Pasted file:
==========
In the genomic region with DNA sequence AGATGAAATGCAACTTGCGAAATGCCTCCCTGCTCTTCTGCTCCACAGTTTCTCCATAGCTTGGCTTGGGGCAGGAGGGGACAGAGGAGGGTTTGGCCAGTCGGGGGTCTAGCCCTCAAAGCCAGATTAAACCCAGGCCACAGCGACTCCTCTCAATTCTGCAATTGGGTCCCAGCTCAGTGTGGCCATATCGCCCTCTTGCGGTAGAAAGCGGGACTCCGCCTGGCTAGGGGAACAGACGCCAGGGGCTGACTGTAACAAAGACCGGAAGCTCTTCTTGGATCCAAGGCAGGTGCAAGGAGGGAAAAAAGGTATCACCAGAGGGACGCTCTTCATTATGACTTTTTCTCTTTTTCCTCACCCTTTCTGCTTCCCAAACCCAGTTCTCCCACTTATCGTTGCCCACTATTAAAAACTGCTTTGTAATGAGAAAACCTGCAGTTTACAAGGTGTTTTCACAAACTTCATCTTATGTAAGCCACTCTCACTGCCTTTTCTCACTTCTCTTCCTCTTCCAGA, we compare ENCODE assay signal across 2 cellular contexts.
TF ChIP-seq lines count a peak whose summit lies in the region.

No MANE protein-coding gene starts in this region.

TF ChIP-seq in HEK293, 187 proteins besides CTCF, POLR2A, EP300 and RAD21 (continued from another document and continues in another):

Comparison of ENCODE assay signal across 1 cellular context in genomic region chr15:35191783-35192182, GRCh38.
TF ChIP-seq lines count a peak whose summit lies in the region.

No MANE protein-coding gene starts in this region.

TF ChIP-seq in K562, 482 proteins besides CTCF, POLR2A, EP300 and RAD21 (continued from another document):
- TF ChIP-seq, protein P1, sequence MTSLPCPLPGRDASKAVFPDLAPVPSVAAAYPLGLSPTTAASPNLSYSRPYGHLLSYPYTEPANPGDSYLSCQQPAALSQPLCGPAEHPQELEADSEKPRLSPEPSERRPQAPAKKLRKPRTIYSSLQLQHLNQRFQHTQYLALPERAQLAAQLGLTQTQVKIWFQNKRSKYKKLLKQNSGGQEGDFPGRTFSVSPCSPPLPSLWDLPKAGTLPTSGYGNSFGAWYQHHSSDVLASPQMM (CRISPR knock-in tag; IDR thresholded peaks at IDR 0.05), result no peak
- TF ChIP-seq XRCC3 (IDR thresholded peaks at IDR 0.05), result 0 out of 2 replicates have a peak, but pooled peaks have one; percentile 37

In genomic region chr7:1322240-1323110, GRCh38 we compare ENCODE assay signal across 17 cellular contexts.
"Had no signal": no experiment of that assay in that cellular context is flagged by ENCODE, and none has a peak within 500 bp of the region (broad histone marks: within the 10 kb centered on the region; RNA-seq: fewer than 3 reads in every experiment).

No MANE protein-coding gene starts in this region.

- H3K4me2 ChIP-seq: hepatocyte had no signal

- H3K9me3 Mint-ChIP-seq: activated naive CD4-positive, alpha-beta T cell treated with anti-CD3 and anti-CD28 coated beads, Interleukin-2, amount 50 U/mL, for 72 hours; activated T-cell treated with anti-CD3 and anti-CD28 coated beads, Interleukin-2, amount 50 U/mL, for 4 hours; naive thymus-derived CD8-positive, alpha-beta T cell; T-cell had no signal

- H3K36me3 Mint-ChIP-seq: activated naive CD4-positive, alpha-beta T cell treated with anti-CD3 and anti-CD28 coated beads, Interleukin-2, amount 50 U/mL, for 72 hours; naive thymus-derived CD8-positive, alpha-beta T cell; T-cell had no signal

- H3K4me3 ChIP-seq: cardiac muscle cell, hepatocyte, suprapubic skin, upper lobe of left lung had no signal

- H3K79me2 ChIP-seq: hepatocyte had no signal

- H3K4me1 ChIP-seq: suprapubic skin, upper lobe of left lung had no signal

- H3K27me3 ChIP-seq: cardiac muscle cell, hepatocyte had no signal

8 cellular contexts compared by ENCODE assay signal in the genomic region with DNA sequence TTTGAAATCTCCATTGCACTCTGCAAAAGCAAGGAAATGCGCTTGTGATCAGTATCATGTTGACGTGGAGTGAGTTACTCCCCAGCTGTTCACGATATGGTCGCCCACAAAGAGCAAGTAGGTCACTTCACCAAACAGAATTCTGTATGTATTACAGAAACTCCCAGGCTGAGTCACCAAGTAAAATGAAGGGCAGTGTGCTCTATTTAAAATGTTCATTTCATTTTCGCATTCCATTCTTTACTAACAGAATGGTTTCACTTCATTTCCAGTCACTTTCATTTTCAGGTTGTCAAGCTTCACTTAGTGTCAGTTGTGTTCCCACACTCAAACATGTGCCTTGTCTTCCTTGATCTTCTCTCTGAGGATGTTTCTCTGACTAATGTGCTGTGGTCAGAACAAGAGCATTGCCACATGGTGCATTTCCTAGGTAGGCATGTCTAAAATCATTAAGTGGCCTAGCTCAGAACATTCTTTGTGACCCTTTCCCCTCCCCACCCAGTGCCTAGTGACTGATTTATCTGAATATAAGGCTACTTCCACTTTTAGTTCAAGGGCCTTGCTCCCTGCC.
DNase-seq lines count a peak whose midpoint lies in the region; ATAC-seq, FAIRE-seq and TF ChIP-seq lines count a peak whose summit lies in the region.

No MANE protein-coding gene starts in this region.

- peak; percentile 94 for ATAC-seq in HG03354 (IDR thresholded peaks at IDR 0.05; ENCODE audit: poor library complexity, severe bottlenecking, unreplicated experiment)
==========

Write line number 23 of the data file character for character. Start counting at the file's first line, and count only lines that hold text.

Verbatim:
No MANE protein-coding gene starts in this region.